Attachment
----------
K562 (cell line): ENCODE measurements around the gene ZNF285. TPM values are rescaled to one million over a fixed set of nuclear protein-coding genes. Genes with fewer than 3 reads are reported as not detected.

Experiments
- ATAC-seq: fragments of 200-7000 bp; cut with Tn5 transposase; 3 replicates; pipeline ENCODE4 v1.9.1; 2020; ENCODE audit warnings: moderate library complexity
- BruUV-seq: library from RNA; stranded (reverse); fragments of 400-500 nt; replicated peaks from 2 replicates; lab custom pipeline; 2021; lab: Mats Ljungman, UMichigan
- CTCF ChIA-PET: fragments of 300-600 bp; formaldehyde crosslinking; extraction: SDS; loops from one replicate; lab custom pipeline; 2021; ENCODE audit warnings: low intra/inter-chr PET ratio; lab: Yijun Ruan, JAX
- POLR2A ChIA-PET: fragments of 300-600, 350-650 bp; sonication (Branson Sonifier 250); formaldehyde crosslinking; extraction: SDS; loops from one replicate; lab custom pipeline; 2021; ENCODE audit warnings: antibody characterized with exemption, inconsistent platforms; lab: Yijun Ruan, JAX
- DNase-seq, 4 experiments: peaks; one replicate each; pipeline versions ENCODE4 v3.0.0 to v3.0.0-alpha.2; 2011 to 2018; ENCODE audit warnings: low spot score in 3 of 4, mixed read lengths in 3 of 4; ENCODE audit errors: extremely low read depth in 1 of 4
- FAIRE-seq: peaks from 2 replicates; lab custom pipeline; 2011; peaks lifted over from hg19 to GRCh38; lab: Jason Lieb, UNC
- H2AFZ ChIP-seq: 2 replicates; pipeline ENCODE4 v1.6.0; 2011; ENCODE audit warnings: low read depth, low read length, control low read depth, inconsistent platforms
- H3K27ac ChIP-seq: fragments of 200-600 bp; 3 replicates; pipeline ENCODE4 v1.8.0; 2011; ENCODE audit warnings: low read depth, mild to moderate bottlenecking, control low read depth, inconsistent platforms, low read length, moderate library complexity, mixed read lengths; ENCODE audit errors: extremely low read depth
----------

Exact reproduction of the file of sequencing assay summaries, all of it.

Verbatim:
K562 (cell line): ENCODE measurements around the gene ZNF285. TPM values are rescaled to one million over a fixed set of nuclear protein-coding genes. Genes with fewer than 3 reads are reported as not detected.

Experiments
- ATAC-seq: fragments of 200-7000 bp; cut with Tn5 transposase; 3 replicates; pipeline ENCODE4 v1.9.1; 2020; ENCODE audit warnings: moderate library complexity
- BruUV-seq: library from RNA; stranded (reverse); fragments of 400-500 nt; replicated peaks from 2 replicates; lab custom pipeline; 2021; lab: Mats Ljungman, UMichigan
- CTCF ChIA-PET: fragments of 300-600 bp; formaldehyde crosslinking; extraction: SDS; loops from one replicate; lab custom pipeline; 2021; ENCODE audit warnings: low intra/inter-chr PET ratio; lab: Yijun Ruan, JAX
- POLR2A ChIA-PET: fragments of 300-600, 350-650 bp; sonication (Branson Sonifier 250); formaldehyde crosslinking; extraction: SDS; loops from one replicate; lab custom pipeline; 2021; ENCODE audit warnings: antibody characterized with exemption, inconsistent platforms; lab: Yijun Ruan, JAX
- DNase-seq, 4 experiments: peaks; one replicate each; pipeline versions ENCODE4 v3.0.0 to v3.0.0-alpha.2; 2011 to 2018; ENCODE audit warnings: low spot score in 3 of 4, mixed read lengths in 3 of 4; ENCODE audit errors: extremely low read depth in 1 of 4
- FAIRE-seq: peaks from 2 replicates; lab custom pipeline; 2011; peaks lifted over from hg19 to GRCh38; lab: Jason Lieb, UNC
- H2AFZ ChIP-seq: 2 replicates; pipeline ENCODE4 v1.6.0; 2011; ENCODE audit warnings: low read depth, low read length, control low read depth, inconsistent platforms
- H3K27ac ChIP-seq: fragments of 200-600 bp; 3 replicates; pipeline ENCODE4 v1.8.0; 2011; ENCODE audit warnings: low read depth, mild to moderate bottlenecking, control low read depth, inconsistent platforms, low read length, moderate library complexity, mixed read lengths; ENCODE audit errors: extremely low read depth